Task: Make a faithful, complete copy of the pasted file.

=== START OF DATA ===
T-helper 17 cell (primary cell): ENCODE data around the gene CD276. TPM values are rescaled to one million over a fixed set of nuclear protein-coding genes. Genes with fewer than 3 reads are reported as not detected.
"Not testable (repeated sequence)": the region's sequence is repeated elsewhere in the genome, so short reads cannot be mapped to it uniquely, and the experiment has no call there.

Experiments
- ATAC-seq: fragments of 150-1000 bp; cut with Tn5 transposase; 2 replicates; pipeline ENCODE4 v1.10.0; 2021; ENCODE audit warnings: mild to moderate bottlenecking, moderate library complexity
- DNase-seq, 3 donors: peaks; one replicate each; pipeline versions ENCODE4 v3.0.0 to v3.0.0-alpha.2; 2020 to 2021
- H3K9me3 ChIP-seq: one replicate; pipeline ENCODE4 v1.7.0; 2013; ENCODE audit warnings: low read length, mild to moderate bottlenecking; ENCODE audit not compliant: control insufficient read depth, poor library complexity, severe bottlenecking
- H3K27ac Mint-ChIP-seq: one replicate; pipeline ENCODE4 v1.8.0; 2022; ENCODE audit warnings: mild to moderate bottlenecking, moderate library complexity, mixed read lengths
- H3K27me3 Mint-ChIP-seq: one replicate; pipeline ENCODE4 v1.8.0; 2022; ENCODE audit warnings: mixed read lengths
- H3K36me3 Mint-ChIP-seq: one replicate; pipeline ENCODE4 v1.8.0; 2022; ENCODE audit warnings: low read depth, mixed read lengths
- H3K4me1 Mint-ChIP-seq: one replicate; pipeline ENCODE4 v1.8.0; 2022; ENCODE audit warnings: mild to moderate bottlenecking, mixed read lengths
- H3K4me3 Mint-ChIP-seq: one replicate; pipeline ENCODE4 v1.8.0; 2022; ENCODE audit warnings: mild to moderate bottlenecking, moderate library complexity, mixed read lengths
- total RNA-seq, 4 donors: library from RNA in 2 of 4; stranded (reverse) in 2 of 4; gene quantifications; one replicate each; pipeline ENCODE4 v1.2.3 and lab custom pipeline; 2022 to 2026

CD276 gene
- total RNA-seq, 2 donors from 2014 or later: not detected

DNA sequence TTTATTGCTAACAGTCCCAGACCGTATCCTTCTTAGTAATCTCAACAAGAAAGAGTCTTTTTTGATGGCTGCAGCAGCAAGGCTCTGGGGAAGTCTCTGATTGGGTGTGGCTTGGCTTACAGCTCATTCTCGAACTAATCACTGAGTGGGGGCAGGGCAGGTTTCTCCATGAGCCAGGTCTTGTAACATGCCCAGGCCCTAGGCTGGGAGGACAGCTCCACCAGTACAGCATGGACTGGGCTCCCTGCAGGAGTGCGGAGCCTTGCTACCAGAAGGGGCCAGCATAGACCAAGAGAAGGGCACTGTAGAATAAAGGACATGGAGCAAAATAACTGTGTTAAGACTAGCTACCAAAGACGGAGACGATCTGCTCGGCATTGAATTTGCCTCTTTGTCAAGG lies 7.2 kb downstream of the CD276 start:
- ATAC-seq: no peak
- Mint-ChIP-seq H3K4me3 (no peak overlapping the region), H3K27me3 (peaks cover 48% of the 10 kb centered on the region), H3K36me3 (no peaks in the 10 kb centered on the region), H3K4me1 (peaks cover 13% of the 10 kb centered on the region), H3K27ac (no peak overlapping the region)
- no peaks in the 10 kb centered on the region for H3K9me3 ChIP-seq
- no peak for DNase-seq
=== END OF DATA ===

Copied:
T-helper 17 cell (primary cell): ENCODE data around the gene CD276. TPM values are rescaled to one million over a fixed set of nuclear protein-coding genes. Genes with fewer than 3 reads are reported as not detected.
"Not testable (repeated sequence)": the region's sequence is repeated elsewhere in the genome, so short reads cannot be mapped to it uniquely, and the experiment has no call there.

Experiments
- ATAC-seq: fragments of 150-1000 bp; cut with Tn5 transposase; 2 replicates; pipeline ENCODE4 v1.10.0; 2021; ENCODE audit warnings: mild to moderate bottlenecking, moderate library complexity
- DNase-seq, 3 donors: peaks; one replicate each; pipeline versions ENCODE4 v3.0.0 to v3.0.0-alpha.2; 2020 to 2021
- H3K9me3 ChIP-seq: one replicate; pipeline ENCODE4 v1.7.0; 2013; ENCODE audit warnings: low read length, mild to moderate bottlenecking; ENCODE audit not compliant: control insufficient read depth, poor library complexity, severe bottlenecking
- H3K27ac Mint-ChIP-seq: one replicate; pipeline ENCODE4 v1.8.0; 2022; ENCODE audit warnings: mild to moderate bottlenecking, moderate library complexity, mixed read lengths
- H3K27me3 Mint-ChIP-seq: one replicate; pipeline ENCODE4 v1.8.0; 2022; ENCODE audit warnings: mixed read lengths
- H3K36me3 Mint-ChIP-seq: one replicate; pipeline ENCODE4 v1.8.0; 2022; ENCODE audit warnings: low read depth, mixed read lengths
- H3K4me1 Mint-ChIP-seq: one replicate; pipeline ENCODE4 v1.8.0; 2022; ENCODE audit warnings: mild to moderate bottlenecking, mixed read lengths
- H3K4me3 Mint-ChIP-seq: one replicate; pipeline ENCODE4 v1.8.0; 2022; ENCODE audit warnings: mild to moderate bottlenecking, moderate library complexity, mixed read lengths
- total RNA-seq, 4 donors: library from RNA in 2 of 4; stranded (reverse) in 2 of 4; gene quantifications; one replicate each; pipeline ENCODE4 v1.2.3 and lab custom pipeline; 2022 to 2026

CD276 gene
- total RNA-seq, 2 donors from 2014 or later: not detected

DNA sequence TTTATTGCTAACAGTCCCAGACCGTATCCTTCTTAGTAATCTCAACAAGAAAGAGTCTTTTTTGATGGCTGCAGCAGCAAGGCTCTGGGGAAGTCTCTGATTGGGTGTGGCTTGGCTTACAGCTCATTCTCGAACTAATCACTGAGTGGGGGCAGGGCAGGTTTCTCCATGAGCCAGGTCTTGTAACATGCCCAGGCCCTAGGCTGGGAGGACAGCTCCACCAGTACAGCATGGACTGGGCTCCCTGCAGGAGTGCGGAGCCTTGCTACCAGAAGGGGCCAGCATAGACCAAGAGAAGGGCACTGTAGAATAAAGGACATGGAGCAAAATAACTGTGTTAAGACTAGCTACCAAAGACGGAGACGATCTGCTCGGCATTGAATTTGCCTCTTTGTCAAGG lies 7.2 kb downstream of the CD276 start:
- ATAC-seq: no peak
- Mint-ChIP-seq H3K4me3 (no peak overlapping the region), H3K27me3 (peaks cover 48% of the 10 kb centered on the region), H3K36me3 (no peaks in the 10 kb centered on the region), H3K4me1 (peaks cover 13% of the 10 kb centered on the region), H3K27ac (no peak overlapping the region)
- no peaks in the 10 kb centered on the region for H3K9me3 ChIP-seq
- no peak for DNase-seq